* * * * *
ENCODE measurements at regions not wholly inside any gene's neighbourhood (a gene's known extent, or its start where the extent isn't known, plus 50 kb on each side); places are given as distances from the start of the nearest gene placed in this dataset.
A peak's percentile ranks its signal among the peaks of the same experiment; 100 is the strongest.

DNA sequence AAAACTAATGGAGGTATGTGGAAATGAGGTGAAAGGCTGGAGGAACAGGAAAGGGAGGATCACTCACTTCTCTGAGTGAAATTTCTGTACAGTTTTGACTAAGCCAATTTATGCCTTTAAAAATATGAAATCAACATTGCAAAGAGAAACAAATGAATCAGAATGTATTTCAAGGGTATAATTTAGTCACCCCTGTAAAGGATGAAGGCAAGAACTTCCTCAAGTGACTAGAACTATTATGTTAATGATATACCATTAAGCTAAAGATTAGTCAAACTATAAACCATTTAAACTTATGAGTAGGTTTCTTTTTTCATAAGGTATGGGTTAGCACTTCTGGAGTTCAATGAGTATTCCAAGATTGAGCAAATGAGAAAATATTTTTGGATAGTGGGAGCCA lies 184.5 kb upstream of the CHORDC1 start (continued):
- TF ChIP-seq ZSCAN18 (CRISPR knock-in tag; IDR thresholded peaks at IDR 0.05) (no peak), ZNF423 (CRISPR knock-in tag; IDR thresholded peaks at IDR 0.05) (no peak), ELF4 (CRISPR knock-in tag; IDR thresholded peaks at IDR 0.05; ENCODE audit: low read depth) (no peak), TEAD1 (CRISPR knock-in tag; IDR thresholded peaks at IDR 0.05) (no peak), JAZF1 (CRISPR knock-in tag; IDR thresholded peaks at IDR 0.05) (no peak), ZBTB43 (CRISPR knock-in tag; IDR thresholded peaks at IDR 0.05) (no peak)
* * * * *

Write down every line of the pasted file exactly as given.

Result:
ENCODE measurements at regions not wholly inside any gene's neighbourhood (a gene's known extent, or its start where the extent isn't known, plus 50 kb on each side); places are given as distances from the start of the nearest gene placed in this dataset.
A peak's percentile ranks its signal among the peaks of the same experiment; 100 is the strongest.

DNA sequence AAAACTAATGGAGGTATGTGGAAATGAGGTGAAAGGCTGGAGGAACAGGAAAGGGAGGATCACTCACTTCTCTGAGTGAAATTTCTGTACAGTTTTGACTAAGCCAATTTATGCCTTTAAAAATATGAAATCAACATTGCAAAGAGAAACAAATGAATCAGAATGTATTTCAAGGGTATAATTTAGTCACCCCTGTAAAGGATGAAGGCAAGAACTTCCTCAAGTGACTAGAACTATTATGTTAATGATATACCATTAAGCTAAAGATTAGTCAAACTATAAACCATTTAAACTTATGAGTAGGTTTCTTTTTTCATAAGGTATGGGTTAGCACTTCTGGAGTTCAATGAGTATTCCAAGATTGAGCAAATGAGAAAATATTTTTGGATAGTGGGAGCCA lies 184.5 kb upstream of the CHORDC1 start (continued):
- TF ChIP-seq ZSCAN18 (CRISPR knock-in tag; IDR thresholded peaks at IDR 0.05) (no peak), ZNF423 (CRISPR knock-in tag; IDR thresholded peaks at IDR 0.05) (no peak), ELF4 (CRISPR knock-in tag; IDR thresholded peaks at IDR 0.05; ENCODE audit: low read depth) (no peak), TEAD1 (CRISPR knock-in tag; IDR thresholded peaks at IDR 0.05) (no peak), JAZF1 (CRISPR knock-in tag; IDR thresholded peaks at IDR 0.05) (no peak), ZBTB43 (CRISPR knock-in tag; IDR thresholded peaks at IDR 0.05) (no peak)